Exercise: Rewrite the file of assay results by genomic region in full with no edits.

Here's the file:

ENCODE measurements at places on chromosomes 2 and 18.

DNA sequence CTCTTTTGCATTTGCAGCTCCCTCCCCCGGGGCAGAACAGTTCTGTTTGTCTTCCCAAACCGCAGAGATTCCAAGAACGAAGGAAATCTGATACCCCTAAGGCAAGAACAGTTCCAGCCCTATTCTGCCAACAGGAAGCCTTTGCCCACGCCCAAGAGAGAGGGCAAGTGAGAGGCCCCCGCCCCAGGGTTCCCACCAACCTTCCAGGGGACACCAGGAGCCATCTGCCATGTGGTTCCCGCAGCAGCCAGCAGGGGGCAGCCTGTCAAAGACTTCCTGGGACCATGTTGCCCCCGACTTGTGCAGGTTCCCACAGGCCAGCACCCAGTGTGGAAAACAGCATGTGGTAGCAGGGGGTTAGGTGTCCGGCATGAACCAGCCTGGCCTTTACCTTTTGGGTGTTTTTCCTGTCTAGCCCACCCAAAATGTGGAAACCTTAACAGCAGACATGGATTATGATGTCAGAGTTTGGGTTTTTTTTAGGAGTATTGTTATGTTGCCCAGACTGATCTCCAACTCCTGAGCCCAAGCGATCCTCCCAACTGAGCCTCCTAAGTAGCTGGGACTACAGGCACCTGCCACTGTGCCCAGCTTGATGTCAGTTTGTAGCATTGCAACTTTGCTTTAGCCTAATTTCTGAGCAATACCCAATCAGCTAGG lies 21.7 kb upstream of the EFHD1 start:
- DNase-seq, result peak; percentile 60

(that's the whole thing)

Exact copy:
ENCODE measurements at places on chromosomes 2 and 18.

DNA sequence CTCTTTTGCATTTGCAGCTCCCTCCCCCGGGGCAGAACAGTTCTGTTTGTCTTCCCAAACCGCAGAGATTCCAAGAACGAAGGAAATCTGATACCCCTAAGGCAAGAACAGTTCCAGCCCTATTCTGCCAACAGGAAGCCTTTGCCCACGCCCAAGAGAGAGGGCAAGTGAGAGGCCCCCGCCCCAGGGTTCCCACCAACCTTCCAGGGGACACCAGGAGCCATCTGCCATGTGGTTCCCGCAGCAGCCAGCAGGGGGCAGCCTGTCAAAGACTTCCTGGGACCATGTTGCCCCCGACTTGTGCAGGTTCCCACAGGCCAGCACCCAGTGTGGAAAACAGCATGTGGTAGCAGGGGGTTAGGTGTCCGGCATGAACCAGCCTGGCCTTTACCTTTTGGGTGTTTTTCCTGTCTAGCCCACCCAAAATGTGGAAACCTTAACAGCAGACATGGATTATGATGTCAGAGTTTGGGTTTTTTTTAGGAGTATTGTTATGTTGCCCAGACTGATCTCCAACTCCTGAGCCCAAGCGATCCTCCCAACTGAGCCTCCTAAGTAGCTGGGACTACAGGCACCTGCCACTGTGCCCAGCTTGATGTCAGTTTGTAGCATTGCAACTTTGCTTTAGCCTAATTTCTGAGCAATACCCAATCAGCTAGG lies 21.7 kb upstream of the EFHD1 start:
- DNase-seq, result peak; percentile 60